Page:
To get the life-saving drug naloxone to people at risk of overdose from prescription painkillers, states adopt decade-old tactics pioneered in heroin users in New Mexico.
During the past decade, unintentional poisonings in the USA have skyrocketed and are now the country's leading cause of injury death, killing more people than gunfire or car accidents. In most cases, opioid drug overdose induces unconsciousness and respiratory depression and ends in cardiac arrest, a process that may occur over a period of minutes or even hours. In contrast to other injury deaths, this provides a window of opportunity to intervene, and the drug naloxone provides a means for doing so.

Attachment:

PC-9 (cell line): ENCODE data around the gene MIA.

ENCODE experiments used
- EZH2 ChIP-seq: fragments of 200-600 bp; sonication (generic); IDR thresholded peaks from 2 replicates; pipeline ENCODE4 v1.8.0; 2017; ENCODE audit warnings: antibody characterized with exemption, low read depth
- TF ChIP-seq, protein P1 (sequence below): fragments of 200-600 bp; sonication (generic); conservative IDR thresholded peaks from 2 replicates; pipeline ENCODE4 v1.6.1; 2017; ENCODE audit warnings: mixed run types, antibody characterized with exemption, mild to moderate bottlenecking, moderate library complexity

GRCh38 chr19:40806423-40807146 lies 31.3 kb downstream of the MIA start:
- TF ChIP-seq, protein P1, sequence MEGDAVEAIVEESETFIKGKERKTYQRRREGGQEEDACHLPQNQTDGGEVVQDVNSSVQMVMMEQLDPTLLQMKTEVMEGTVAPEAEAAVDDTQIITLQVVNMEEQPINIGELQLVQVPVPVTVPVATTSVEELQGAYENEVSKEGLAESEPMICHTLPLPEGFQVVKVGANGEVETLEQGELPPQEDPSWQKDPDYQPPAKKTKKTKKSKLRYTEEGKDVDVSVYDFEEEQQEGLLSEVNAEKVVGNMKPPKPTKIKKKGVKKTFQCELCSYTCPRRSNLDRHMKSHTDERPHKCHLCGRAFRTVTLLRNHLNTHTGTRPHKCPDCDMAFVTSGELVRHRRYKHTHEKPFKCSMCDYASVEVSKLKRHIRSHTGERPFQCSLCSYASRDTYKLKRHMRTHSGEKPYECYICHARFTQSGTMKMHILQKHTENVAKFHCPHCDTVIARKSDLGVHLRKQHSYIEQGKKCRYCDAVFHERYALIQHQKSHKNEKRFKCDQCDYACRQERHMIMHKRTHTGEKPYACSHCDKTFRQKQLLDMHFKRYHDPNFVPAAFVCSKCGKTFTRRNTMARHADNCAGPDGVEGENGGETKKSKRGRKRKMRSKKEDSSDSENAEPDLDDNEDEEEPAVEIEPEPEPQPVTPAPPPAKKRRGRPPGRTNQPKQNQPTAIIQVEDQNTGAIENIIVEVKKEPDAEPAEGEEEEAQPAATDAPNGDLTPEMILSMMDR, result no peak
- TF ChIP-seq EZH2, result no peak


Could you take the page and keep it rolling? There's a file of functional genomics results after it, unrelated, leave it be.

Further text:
The challenge is ensuring naloxone is available and given to overdose victims who urgently need it. Some of the most successful tactics for doing so were pioneered during the past two decades in people who use heroin, and New Mexico was at the forefront.
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